Gastrointestinal Bleeding

Audrey J. Woolrich, MD, PC -  - Gastroenterologist

Audrey J. Woolrich, MD, PC

Gastroenterologist located in New York City on Manhattan's Upper East Side

Having signs of gastrointestinal bleeding such as blood in your stool or vomitus isn’t always serious, but it can indicate an underlying problem. At her practice on Manhattan’s Upper East Side, Audrey J. Woolrich, MD, brings over 30 years of experience as a gastroenterologist to diagnosing and treating digestive disorders that can cause gastrointestinal bleeding. If you notice signs of gastrointestinal bleeding, call Dr. Woolrich’s office or schedule an appointment online today.

Gastrointestinal Bleeding Q & A

What is gastrointestinal bleeding?

When you pass blood from your rectum, with or without passing  stool or when there is blood in your vomitus, it is a sign that you are bleeding somewhere in your gastrointestinal tract.  The blood could be coming from an unsuspected nose bleed, bleeding gums or anywhere between your esophagus and anus.

The amount and appearance of the gastrointestinal bleeding can vary depending on the severity of the bleeding and its origin. Rectal bleeding frequently appears bright red or dark and maroon colored on your toilet paper or in the bowl. It could also be mixed in or just coating your bowel movement. Stools that appear black or tarry often indicate bleeding higher up in your gastrointestinal tract.

You can also have blood in your stool that is not apparent on inspection. Your doctor might have performed a rectal exam and tested the stool for occult blood and discovered that it was positive, meaning that there is bleeding somewhere in your gastrointestinal tract.

What causes gastrointestinal bleeding?

You can develop gastrointestinal bleeding for several reasons, including:

  • Hemorrhoids
  • Anal fissures
  • Colitis- infectious, ischemic, ulcerative or Crohn's disease
  • Colon or small intestinal  polyps and cancers
  • Stomach irritation, ulcers and cancers
  • Esophageal irritation, tears, ulcers and cancers
  • AVMs (arteriovenous malformations) which can occur anywhere in the GI tract 

How is the cause of gastrointestinal bleeding diagnosed?

Dr. Woolrich will diagnose the source of your gastrointestinal bleeding by first obtaining a complete history and  physical examination. She might need to perform or repeat a digital rectal exam. A blood test might be necessary to assess how much blood was lost.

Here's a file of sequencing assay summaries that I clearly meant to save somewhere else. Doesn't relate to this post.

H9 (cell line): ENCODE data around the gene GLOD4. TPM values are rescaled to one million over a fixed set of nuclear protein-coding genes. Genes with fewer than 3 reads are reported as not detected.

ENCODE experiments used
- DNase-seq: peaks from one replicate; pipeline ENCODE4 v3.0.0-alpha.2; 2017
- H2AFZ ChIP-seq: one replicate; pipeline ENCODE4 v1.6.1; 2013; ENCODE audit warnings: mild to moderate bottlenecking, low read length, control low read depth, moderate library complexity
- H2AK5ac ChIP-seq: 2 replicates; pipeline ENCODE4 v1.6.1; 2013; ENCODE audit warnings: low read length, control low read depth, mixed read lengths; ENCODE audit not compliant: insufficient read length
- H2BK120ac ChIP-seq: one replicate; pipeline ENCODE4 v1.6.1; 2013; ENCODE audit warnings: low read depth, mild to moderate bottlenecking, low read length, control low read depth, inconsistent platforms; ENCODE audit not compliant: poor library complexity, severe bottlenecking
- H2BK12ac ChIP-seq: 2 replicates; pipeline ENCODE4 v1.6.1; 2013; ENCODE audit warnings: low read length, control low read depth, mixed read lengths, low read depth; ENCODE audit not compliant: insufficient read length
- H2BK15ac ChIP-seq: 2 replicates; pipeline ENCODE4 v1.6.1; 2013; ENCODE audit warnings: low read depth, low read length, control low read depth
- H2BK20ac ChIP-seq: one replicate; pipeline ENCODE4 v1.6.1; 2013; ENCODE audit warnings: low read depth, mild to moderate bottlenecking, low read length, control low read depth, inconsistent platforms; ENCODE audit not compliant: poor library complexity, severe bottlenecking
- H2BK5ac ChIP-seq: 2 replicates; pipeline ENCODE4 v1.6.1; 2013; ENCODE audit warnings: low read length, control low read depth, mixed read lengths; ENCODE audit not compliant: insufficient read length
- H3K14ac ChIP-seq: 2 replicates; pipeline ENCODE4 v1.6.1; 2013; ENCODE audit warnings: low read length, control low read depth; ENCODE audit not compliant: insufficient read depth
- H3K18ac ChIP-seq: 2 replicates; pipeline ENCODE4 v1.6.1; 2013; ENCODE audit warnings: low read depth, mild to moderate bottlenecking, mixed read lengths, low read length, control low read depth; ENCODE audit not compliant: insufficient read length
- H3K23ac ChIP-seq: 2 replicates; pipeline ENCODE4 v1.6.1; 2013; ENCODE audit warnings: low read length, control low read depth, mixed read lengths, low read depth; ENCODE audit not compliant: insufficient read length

In addition to the physical exam, Dr. Woolrich may also recommend endoscopy to look for the precise location in your gastrointestinal tract that is bleeding. She will then be able to stop the bleeding or treat the cause. If an upper endoscopy and or a colonoscopy does not reveal the source of  your bleeding, she might obtain a small bowel capsule study. For this study you  swallow a very small camera that would transmit pictures focusing on your small intestine. 

What is endoscopy?

Endoscopy is a non-surgical procedure performed under sedation.  As a highly trained gastroenterologist with 30 years of experience, Dr. Woolrich performs upper and lower endoscopies. An endoscope is a narrow, flexible tube with a light and camera at the tip that projects magnified images on a large screen.

During an upper endoscopy, Dr. Woolrich passes the endoscope through your mouth and  down to the beginning of your small intestine to evaluate your upper gastrointestinal tract. When you have a colonoscopy, Dr. Woolrich examines your lower gastrointestinal tract by inserting the endoscope in your anus and advancing it inside your colon to the distal small intestine.

For more information on gastrointestinal bleeding, call Audrey J. Woolrich, MD, or schedule an appointment online today.